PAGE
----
Inflammatory Bowel Diseases and Nutrition: How do they relate?

Tempo de Leitura: 3 minutos

Inflammatory bowel diseases are a set of disorders that affect the intestines chronically. Although its etiology is not fully elucidated, studies relate its development with the interaction between the immune system and the intestinal microbiota. Thus, for effective treatment, nutritional interventions need to be assertive. We have compiled here some strategies that can be used in patients with IDI. Read more about Inflammatory Bowel Diseases (IDI) and nutrition: how do they relate?

The gastrointestinal tract and IDI

The prevalence of IDI in Western-style countries is increasing worldwide. The spectrum of Inflammatory Bowel Diseases (IBD) encompasses Crohn’s Disease (CD) and Ulcerative Colitis (UC), which usually cause intestinal barrier dysfunction as well, affect the composition of the intestinal microbiota occurring release of pro-inflammatory metabolites.

Moreover, in CD the diversity of the microbiota is reduced and this has a high presence
of Erysipelotrichales, Bacteroidales and Clostridiales
. In addition to a reduction of Enterobacteriaceae, Pasteurellacaea, Veillonellaceae and Fusobacteriaceae,

which contributes to the inflammatory process of the gastrointestinal tract. In UC, the diversity of coebitive bacteria decreases, and the number of Enterobacteriaceae, Enterococcus, Ruminococcus and Bacteroides

increases, from an overproduction process, which aggravates the dysbiotic picture of the patient.

What to avoid in IDs?

Regarding, the diet may improve or worsen the inflammatory condition of the patient. Data suggest that Diets rich in sugars and fats, affect the mucous barrier of the intestine, corrupting it. In addition, this dietary pattern increases permeability between cells by establishing a leaky gut.

Associated with this, the intake of food additives such as polysorcarcity 80, commonly used by the food industry as an emulsifier, acts by increasing bacterial translocation and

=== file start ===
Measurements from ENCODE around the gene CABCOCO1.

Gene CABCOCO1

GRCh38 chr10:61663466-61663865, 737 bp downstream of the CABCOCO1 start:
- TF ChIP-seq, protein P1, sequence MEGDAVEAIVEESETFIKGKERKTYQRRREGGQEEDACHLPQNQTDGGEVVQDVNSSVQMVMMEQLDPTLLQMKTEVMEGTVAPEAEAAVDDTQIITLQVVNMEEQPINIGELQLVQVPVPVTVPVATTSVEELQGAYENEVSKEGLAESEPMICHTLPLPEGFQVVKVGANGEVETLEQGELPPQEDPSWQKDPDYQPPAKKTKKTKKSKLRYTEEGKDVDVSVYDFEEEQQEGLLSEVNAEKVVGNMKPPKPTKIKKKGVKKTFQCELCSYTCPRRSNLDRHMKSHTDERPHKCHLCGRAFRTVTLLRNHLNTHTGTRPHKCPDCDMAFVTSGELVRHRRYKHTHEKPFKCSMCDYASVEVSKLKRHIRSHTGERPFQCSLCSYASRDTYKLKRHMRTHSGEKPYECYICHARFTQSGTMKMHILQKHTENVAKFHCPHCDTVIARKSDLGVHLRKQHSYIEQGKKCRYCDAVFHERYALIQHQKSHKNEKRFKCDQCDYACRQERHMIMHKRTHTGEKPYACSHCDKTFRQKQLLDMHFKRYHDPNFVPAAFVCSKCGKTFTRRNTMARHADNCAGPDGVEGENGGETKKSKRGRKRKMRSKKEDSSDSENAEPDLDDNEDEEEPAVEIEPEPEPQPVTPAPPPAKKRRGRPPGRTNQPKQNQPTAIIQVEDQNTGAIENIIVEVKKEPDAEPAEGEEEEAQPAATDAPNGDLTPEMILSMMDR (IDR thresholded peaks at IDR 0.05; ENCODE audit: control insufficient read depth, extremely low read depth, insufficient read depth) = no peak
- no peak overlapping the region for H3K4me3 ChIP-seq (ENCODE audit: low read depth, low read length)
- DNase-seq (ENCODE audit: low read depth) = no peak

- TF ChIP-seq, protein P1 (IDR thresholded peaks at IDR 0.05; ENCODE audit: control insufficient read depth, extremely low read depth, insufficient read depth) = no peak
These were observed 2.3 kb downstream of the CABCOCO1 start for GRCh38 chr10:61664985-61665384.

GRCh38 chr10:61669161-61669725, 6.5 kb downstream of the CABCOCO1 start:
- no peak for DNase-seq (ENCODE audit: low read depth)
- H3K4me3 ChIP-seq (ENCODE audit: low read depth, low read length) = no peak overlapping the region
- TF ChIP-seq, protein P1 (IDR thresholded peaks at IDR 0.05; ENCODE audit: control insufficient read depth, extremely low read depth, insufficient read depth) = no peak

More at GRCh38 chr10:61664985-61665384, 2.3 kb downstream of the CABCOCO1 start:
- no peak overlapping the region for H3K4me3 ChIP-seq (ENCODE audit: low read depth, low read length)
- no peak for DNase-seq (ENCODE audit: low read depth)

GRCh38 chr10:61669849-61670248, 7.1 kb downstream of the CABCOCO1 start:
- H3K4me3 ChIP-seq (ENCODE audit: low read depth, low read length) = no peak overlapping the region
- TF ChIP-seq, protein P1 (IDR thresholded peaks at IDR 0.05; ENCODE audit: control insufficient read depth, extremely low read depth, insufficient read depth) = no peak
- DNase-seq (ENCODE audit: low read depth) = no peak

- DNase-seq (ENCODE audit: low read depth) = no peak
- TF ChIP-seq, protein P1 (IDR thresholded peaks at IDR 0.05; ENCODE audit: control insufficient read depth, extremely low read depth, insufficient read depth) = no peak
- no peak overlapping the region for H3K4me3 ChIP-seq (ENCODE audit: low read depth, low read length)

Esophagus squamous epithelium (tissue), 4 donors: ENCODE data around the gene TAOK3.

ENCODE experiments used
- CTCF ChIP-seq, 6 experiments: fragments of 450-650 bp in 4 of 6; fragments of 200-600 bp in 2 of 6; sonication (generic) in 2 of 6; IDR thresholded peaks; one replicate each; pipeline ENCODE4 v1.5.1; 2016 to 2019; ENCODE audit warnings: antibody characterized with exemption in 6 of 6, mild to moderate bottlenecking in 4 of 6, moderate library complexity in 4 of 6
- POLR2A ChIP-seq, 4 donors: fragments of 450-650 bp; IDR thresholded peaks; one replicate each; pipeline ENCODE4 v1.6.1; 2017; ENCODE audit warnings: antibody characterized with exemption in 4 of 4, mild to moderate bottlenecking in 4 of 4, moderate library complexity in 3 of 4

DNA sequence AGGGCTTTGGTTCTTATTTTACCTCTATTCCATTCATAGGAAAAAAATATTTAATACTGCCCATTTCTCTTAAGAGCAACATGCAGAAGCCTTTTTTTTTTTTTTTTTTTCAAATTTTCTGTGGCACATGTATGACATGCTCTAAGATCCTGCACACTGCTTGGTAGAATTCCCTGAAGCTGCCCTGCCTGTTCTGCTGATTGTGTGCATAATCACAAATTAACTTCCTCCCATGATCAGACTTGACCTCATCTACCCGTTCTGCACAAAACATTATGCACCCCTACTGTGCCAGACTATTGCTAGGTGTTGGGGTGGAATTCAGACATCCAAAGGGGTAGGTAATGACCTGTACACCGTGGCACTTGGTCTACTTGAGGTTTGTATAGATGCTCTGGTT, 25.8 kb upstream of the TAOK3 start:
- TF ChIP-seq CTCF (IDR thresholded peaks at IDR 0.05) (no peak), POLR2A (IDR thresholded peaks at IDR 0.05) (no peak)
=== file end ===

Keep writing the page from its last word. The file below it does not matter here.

adherence of E coli
. in the intestinal M cells and also in peyer’s plates, which results in an even greater process of inflammation.

In addition to this additive, some data suggest that dietary polysaccharides such as maltodextrin increase the production of bacterial biofilm. In this way, the consumption of foods containing emulsifiers, thickeners and additives should be discouraged by healthcare professionals for the general population.

Nutritional Treatment in IDi

Laboratory evaluation

In CD, laboratory evaluation by digestive endoscopy is very common, as this is a basic examination that allows the finding of the degree of inflammation of the patient’s digestive tract. However, the symptoms that the patient reports are not always directly related to the degree of inflammation presented on the examination. In this way, the request for fecal calprotectin and C-reactive protein (CRP) may aid in the evaluation of the actual inflammatory state of the patient.

Conversely, in UC symptoms such as frequent bowel movements and the presence of bleeding in the stool correlate well with the histological findings of endoscopy, both in the adult population and in pediatrics, which helps in the elucidation of the case.

The Best Nutritional Therapies for Inflammatory Bowel Diseases

Nutritional management in pediatric cases is essential. Data indicate that the gold standard is the exclusive enteral nutrition offering from the use of complete nutritional formula for a period of 6 to 10 weeks, which results in up to 80% regression of Crohn’s disease.

Another possibility of nutritional therapy is partial enteral nutrition, associated with a diet excluding whole foods where 50 to 90% of the caloric supply comes from formulas and the rest of the calories from foods such as meat, rice and some vegetables. In addition, the adoption of the low FODMAP diet, a gluten-restricted specific carbohydrate diet for celiacs, in addition to the adoption of a Mediterranean diet, seem to favor the remission of the disease.

Clinical practice

Therefore, it is clear the relevance of nutritional management in inflammatory bowel diseases, and the best strategy depends on each case. That is, the nutritionist is the professional responsible for evaluating and determining his/her conduct in relation to IDI. Thus, in general, guidelines such as reduction of consumption of saturated fat, food additives, fats from dairy sources and trans fat, showed benefits in both CD and UC. In addition, sweeteners that present in their composition sucralose and saccharin are also not recommended for patients with IDI. Finally, the need for the use of nutritional formulas and/or food exclusion should be evaluated individually by the nutritionist.


Reading suggestion:
do all diseases start in leaky gut?

Watch The Lecture Microbiota CLUB 2022 with Cristiano Rudge:
Differential Diagnosis in Irritable Bowel Syndrome

Current Nutritional Therapies in Inflammatory Bowel Disease:

REZNIKOV, Elizabeth A.; SUSKIND, L. David. Current Nutritional Therapies in Inflammatory Bowel Disease: improving clinical remission rates and sustainability of long-term dietary therapies. Nutrients, [S .L.], v. 15, n. 3, p. 668, Jan. 28. 2023. MDPI AG.

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